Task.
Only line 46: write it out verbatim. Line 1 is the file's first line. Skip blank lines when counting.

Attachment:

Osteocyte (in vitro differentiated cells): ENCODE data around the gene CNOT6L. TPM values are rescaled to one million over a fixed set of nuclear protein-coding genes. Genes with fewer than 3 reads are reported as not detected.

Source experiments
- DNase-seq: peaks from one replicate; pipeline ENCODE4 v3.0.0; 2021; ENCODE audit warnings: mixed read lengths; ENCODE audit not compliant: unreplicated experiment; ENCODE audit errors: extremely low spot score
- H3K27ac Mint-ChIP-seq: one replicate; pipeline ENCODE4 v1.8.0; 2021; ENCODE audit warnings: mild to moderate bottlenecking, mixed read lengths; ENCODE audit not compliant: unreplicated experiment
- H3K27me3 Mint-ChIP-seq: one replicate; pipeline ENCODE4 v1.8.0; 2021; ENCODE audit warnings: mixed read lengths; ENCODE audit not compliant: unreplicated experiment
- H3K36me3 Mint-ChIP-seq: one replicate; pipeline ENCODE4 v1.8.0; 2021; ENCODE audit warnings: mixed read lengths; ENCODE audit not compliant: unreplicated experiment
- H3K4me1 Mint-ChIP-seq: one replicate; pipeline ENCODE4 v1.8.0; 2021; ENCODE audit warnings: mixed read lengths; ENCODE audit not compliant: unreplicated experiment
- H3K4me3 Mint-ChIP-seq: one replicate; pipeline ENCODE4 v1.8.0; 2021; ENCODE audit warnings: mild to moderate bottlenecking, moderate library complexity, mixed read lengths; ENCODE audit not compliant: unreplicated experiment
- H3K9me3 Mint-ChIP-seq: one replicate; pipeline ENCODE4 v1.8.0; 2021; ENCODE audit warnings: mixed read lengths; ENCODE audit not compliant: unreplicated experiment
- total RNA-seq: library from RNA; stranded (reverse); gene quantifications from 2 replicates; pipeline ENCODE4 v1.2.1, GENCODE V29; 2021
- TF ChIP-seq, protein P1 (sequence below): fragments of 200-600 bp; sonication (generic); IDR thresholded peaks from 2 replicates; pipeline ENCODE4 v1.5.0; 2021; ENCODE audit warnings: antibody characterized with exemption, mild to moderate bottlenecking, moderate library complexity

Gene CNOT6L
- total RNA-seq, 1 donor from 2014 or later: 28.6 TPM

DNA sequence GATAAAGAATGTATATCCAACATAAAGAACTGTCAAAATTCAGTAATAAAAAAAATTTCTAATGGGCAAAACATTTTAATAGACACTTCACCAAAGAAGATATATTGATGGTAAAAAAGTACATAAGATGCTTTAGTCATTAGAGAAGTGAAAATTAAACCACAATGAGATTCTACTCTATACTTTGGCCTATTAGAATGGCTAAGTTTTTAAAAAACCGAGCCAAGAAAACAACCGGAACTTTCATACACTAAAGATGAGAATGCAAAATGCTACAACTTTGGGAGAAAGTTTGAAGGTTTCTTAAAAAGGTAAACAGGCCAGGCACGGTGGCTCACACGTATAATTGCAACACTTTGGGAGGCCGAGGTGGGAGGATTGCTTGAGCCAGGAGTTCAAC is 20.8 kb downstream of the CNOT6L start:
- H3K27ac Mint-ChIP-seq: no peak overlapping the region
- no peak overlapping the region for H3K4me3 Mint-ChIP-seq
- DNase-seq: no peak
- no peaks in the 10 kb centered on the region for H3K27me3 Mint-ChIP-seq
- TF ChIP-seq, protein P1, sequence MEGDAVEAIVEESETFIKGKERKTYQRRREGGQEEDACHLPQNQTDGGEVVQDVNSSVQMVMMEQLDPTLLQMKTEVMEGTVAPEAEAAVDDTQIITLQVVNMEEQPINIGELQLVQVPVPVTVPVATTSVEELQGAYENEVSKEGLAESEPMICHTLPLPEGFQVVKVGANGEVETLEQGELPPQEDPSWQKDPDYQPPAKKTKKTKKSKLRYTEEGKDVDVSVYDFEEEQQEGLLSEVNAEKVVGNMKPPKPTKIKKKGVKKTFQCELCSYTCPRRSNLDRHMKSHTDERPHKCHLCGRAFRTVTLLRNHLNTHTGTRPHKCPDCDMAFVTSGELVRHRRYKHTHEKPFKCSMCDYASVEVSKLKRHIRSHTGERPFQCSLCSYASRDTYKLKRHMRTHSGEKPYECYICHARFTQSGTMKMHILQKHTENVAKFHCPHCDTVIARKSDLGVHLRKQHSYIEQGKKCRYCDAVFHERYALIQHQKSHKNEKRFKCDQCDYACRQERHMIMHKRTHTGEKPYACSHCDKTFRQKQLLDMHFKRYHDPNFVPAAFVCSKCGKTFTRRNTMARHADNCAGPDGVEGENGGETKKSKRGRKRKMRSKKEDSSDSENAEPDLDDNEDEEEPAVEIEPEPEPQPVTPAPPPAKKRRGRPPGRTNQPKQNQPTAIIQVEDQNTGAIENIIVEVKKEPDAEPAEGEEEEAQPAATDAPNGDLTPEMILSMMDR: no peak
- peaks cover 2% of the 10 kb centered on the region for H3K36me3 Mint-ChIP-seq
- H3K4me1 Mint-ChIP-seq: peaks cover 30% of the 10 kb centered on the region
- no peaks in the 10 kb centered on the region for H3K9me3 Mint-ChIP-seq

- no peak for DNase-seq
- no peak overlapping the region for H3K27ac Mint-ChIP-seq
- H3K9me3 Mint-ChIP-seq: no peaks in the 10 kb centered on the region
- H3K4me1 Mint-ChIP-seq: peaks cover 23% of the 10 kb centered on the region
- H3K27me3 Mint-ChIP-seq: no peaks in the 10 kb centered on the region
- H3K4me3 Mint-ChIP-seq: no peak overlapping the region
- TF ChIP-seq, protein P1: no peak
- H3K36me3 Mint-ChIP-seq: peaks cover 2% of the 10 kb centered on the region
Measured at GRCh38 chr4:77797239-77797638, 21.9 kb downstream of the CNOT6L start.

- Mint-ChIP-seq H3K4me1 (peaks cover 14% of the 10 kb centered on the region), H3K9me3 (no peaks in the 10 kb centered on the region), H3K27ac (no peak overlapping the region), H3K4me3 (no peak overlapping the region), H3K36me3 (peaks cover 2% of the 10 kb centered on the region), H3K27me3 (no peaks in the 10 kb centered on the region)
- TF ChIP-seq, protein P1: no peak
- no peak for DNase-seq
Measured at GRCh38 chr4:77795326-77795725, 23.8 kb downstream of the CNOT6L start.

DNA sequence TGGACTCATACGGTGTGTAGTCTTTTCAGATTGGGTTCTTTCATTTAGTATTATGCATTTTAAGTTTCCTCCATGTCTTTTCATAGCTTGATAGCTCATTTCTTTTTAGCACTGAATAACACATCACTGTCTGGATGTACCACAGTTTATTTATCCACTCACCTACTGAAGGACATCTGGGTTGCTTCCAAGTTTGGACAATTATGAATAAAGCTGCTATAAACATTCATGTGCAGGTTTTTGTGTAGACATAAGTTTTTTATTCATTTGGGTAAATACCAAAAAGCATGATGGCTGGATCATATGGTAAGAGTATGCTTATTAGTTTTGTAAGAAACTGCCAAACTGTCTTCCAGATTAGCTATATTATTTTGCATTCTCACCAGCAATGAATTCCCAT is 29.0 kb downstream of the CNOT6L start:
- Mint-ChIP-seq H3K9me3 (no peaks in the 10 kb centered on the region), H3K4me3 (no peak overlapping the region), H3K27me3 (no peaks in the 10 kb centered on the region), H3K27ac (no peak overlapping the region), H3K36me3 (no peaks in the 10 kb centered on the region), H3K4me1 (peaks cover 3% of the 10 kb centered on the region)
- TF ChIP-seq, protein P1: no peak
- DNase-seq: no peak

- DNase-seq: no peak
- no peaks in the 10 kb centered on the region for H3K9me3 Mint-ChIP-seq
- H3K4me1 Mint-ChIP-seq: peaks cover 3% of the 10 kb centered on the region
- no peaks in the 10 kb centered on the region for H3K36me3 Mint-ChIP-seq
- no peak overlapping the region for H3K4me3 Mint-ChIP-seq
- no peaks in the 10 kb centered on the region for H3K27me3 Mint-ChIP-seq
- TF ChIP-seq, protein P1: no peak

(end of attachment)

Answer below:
- TF ChIP-seq, protein P1: no peak